Editor’s Note: To celebrate David E. Petzal’s 50th anniversary at F&S, we’ve asked staffers and contributors to select and share their favorite story of Petzal’s (no easy task—there are a lot of good ones). Today’s selection, “What Is the Meaning of Life?” (December 2019–January 2020), was made by Richard Mann.
When Petzal began writing for Field & Stream, I’d not kissed a girl—at least not intentionally. Several girls did once hold me down on the playground for smooches. I feigned resistance, but then and there thought I’d found the meaning of life. I was wrong. But at age seven I didn’t have Petzal’s advice to guide me. Of course, a half-century ago, Petzal probably didn’t know all that much anyway.
Now he does know stuff—important stuff—and he gives advice plainly and bluntly, the way advice ought to be given. “What is the Meaning of Life?” is a collection of 27 truths learned over a lifetime of hunting and being outside. It’s one of my favorites. Every time I read it, I think, Hell, I can write like that. I can’t. No one can. And that’s why Petzal has been writing for Field & Stream almost as long as I’ve been alive. —Richard Mann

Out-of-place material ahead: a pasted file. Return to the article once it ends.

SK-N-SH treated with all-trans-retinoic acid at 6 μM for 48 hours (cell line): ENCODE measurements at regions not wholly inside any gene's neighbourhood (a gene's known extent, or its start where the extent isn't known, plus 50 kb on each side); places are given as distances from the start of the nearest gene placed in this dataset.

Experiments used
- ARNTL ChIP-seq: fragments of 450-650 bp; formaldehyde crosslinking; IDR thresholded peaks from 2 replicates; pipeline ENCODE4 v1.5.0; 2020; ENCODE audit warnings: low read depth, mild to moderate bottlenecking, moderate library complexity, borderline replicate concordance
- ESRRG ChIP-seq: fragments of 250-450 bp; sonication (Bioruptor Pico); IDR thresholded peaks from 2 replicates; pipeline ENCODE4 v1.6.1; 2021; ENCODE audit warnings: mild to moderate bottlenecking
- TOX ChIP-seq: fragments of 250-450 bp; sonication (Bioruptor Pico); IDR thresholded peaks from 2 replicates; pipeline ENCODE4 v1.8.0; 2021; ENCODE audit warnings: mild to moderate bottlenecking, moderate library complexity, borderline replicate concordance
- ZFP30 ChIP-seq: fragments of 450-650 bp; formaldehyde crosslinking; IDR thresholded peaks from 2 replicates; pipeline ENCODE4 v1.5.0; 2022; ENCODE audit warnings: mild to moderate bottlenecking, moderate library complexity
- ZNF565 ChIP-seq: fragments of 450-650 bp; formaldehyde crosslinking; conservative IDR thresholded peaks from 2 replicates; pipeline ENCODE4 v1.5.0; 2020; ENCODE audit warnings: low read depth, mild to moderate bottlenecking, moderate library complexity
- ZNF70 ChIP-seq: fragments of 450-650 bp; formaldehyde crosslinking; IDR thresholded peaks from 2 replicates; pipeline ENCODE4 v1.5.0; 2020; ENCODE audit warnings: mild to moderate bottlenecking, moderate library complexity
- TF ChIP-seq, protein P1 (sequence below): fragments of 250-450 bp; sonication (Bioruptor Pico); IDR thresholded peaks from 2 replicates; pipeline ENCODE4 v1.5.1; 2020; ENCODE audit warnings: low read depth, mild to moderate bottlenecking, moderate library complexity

I’ve been around awhile. When I was born, there were men alive who had fought in the Civil War. I can remember bits and pieces of World War II, and I clearly remember life before television. I bought my first rifle in 1956, began shooting in organized competition in 1958, and got my first hunting license in 1960. After 70-some years of farting around on this planet, mostly out of doors, I can’t exactly tell you the meaning of it all. But as it says in the insurance ad, I know a thing or two because I’ve seen a thing or two. Here’s some of it.
- Hunters, more than other people, are reverential of life because they know far better than others how difficult it is to stay alive, and how suddenly life can end.
- There’s no worse experience than putting down a dog. She would die for you, and now she’s dying because of you.